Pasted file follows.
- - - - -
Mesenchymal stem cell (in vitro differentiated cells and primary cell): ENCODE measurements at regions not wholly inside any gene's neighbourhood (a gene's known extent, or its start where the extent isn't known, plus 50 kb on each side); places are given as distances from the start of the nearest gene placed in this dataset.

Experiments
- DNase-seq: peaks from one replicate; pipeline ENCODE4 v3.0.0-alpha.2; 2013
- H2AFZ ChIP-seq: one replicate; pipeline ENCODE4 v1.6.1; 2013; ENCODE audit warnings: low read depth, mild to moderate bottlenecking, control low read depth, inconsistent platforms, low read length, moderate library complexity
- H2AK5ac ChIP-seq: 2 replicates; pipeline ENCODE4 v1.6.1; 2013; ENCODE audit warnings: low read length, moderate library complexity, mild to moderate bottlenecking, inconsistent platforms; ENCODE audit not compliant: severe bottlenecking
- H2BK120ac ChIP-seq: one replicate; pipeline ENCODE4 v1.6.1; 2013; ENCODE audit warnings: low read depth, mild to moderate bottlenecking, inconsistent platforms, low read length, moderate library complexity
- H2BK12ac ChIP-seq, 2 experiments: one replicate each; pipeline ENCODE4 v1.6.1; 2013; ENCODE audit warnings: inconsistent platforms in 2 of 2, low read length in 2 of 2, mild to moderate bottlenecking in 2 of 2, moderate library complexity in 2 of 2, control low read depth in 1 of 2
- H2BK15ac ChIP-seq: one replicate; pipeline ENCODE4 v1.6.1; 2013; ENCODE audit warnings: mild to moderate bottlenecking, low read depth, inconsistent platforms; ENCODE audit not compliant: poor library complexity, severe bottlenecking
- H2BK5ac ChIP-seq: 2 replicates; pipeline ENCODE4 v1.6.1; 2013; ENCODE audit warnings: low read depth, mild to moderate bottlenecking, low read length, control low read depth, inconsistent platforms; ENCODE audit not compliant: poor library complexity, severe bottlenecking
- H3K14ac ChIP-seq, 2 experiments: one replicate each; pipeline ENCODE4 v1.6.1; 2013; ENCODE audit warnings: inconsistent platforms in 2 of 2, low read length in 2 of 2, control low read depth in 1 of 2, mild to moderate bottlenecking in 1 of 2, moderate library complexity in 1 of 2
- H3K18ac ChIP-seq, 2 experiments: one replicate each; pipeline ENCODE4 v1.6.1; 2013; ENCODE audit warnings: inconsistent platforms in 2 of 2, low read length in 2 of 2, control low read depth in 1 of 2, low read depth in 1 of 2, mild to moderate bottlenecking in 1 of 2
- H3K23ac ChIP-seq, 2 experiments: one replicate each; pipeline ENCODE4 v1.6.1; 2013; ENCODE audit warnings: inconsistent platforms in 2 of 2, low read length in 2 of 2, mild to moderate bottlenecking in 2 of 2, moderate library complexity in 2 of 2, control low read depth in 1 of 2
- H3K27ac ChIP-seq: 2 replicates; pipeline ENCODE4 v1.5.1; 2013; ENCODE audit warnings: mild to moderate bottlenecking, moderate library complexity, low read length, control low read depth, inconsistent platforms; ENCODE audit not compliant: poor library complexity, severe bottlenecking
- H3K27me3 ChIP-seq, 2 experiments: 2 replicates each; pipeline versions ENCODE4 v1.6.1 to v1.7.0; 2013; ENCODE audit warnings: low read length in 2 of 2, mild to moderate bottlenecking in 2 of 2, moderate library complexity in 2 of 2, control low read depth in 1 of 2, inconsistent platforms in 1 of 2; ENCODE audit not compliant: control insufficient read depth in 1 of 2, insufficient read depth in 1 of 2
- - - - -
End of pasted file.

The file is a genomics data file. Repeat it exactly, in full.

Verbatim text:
Mesenchymal stem cell (in vitro differentiated cells and primary cell): ENCODE measurements at regions not wholly inside any gene's neighbourhood (a gene's known extent, or its start where the extent isn't known, plus 50 kb on each side); places are given as distances from the start of the nearest gene placed in this dataset.

Experiments
- DNase-seq: peaks from one replicate; pipeline ENCODE4 v3.0.0-alpha.2; 2013
- H2AFZ ChIP-seq: one replicate; pipeline ENCODE4 v1.6.1; 2013; ENCODE audit warnings: low read depth, mild to moderate bottlenecking, control low read depth, inconsistent platforms, low read length, moderate library complexity
- H2AK5ac ChIP-seq: 2 replicates; pipeline ENCODE4 v1.6.1; 2013; ENCODE audit warnings: low read length, moderate library complexity, mild to moderate bottlenecking, inconsistent platforms; ENCODE audit not compliant: severe bottlenecking
- H2BK120ac ChIP-seq: one replicate; pipeline ENCODE4 v1.6.1; 2013; ENCODE audit warnings: low read depth, mild to moderate bottlenecking, inconsistent platforms, low read length, moderate library complexity
- H2BK12ac ChIP-seq, 2 experiments: one replicate each; pipeline ENCODE4 v1.6.1; 2013; ENCODE audit warnings: inconsistent platforms in 2 of 2, low read length in 2 of 2, mild to moderate bottlenecking in 2 of 2, moderate library complexity in 2 of 2, control low read depth in 1 of 2
- H2BK15ac ChIP-seq: one replicate; pipeline ENCODE4 v1.6.1; 2013; ENCODE audit warnings: mild to moderate bottlenecking, low read depth, inconsistent platforms; ENCODE audit not compliant: poor library complexity, severe bottlenecking
- H2BK5ac ChIP-seq: 2 replicates; pipeline ENCODE4 v1.6.1; 2013; ENCODE audit warnings: low read depth, mild to moderate bottlenecking, low read length, control low read depth, inconsistent platforms; ENCODE audit not compliant: poor library complexity, severe bottlenecking
- H3K14ac ChIP-seq, 2 experiments: one replicate each; pipeline ENCODE4 v1.6.1; 2013; ENCODE audit warnings: inconsistent platforms in 2 of 2, low read length in 2 of 2, control low read depth in 1 of 2, mild to moderate bottlenecking in 1 of 2, moderate library complexity in 1 of 2
- H3K18ac ChIP-seq, 2 experiments: one replicate each; pipeline ENCODE4 v1.6.1; 2013; ENCODE audit warnings: inconsistent platforms in 2 of 2, low read length in 2 of 2, control low read depth in 1 of 2, low read depth in 1 of 2, mild to moderate bottlenecking in 1 of 2
- H3K23ac ChIP-seq, 2 experiments: one replicate each; pipeline ENCODE4 v1.6.1; 2013; ENCODE audit warnings: inconsistent platforms in 2 of 2, low read length in 2 of 2, mild to moderate bottlenecking in 2 of 2, moderate library complexity in 2 of 2, control low read depth in 1 of 2
- H3K27ac ChIP-seq: 2 replicates; pipeline ENCODE4 v1.5.1; 2013; ENCODE audit warnings: mild to moderate bottlenecking, moderate library complexity, low read length, control low read depth, inconsistent platforms; ENCODE audit not compliant: poor library complexity, severe bottlenecking
- H3K27me3 ChIP-seq, 2 experiments: 2 replicates each; pipeline versions ENCODE4 v1.6.1 to v1.7.0; 2013; ENCODE audit warnings: low read length in 2 of 2, mild to moderate bottlenecking in 2 of 2, moderate library complexity in 2 of 2, control low read depth in 1 of 2, inconsistent platforms in 1 of 2; ENCODE audit not compliant: control insufficient read depth in 1 of 2, insufficient read depth in 1 of 2